I’ve been a fan of Mortal Kombat my entire life. I remember playing the original games on Super Nintendo, and then, eventually, on PlayStation, followed by Gamecube, Nintendo Switch, and PC, not to mention handheld versions too. I also have vivid memories of playing Mortal Kombat 4 on an arcade machine when it came out, and I was blown away by the new 3D look that the franchise had adopted. These video games have consistently capture my attention, and I’ve always found them to be more intriguing than Street Fighter. Therefore, I was more than happy to fire up Mortal Kombat Legends: Scorpion’s Revenge. Read on for my review of this animated film set in the MK universe.
Below is the official synopsis for Mortal Kombat Legends: Scorpion’s Revenge:
After the vicious slaughter of his family by stone-cold mercenary Sub-Zero, Hanzo Hasashi is exiled to the torturous Netherrealm. There, in exchange for his servitude to the sinister Quan Chi, he’s given a chance to avenge his family – and is resurrected as Scorpion, a lost soul bent on revenge. Back on Earthrealm, Lord Raiden gathers a team of elite warriors – Shaolin monk Liu Kang, Special Forces officer Sonya Blade and action star Johnny Cage – an unlikely band of heroes with one chance to save humanity. To do this, they must defeat Shang Tsung’s horde of Outworld gladiators and reign over the Mortal Kombat tournament. Prepare to witness the bone-crushing action in this all-new Mortal Kombat Legends animated feature!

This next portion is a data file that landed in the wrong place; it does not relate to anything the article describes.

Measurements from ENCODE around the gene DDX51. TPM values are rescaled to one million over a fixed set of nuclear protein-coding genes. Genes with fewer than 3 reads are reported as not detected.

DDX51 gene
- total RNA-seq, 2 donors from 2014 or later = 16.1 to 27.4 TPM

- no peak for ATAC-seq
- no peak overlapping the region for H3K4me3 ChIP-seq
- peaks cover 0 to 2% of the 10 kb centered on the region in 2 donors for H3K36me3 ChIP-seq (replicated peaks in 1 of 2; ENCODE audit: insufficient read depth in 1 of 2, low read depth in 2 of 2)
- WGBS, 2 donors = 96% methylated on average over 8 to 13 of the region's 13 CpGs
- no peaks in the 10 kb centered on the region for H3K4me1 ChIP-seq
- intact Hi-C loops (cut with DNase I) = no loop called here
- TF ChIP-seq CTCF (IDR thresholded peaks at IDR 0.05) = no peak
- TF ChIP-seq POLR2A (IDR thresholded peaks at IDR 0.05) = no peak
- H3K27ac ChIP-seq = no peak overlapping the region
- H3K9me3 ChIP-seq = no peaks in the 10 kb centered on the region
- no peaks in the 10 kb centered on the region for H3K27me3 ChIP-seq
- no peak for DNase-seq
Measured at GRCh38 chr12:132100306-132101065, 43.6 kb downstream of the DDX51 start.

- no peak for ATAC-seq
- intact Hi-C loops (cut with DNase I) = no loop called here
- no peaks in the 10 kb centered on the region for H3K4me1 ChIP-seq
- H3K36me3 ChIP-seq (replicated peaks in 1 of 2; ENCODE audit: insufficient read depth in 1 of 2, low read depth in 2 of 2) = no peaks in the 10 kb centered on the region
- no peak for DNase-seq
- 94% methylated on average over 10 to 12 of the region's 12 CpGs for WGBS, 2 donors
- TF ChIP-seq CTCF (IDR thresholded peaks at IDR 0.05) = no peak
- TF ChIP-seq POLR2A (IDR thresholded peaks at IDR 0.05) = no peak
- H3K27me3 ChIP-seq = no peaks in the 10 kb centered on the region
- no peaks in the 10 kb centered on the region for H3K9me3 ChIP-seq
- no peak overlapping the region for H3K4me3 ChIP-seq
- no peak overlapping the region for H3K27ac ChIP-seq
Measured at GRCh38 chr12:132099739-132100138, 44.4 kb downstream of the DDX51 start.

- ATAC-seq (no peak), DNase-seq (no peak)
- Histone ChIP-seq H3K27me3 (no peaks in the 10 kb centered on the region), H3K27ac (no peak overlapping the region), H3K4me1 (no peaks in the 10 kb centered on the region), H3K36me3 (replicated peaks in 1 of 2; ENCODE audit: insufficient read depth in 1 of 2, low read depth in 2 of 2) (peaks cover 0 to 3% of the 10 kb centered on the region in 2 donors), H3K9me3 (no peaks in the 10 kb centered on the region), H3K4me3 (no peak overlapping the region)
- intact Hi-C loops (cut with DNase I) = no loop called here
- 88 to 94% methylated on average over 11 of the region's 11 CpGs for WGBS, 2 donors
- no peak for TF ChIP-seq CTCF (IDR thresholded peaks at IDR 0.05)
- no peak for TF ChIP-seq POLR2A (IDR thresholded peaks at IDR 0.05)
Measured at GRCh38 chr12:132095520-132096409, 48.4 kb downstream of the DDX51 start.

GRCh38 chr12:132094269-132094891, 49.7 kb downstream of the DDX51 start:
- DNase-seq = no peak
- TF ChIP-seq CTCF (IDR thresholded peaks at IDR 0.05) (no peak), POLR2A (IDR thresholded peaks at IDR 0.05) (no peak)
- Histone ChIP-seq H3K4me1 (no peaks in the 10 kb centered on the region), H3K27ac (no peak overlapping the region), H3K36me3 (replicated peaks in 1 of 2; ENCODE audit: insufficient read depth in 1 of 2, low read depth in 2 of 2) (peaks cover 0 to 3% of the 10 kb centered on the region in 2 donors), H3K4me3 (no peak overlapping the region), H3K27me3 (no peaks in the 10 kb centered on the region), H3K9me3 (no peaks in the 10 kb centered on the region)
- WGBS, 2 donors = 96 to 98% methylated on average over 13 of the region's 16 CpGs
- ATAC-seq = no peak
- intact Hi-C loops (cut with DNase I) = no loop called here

Sound familiar? Several elements of this animated feature film were applied to the brand-new Mortal Kombat movie that was released on HBO Max and in theaters this past April. The biggest of these plot points is Hanzo Hasashi’s family being murdered by Sub-Zero, resulting in the battle between this cold-blooded killer and Scorpion, hence the movie’s subtitle. It’s an effective storytelling device because it creates an epic rivalry and a believable motive for Scorpion wanting to kill Sub-Zero.
The animation style of this movie is excellent, with a wide array of colors and tones that are reflective of the source material. I also appreciate the X-ray moments, where bones are crunching as devastating blows are delivered, just like what is featured in the modern day Mortal Kombat video games. This is complemented by an insane amount of blood — much more than you’d see in a typical film, probably because animation lets creators get away with more as a result of the medium creating a greater separation between reality and fantasy.
Overall, I enjoyed Mortal Kombat Legends: Scorpion’s Revenge. It didn’t blow me away, but it was exactly what I expected. My only complaint is that nearly every Mortal Kombat film tells the same story. The games have moved beyond that, and I think it’s time that the movies do too. With all of the amazing characters in these games, there is a great deal of lore to explore. So, I sincerely hope something more obscure is the inspiration for the next entry — animated or not — in the Mortal Kombat movie franchise.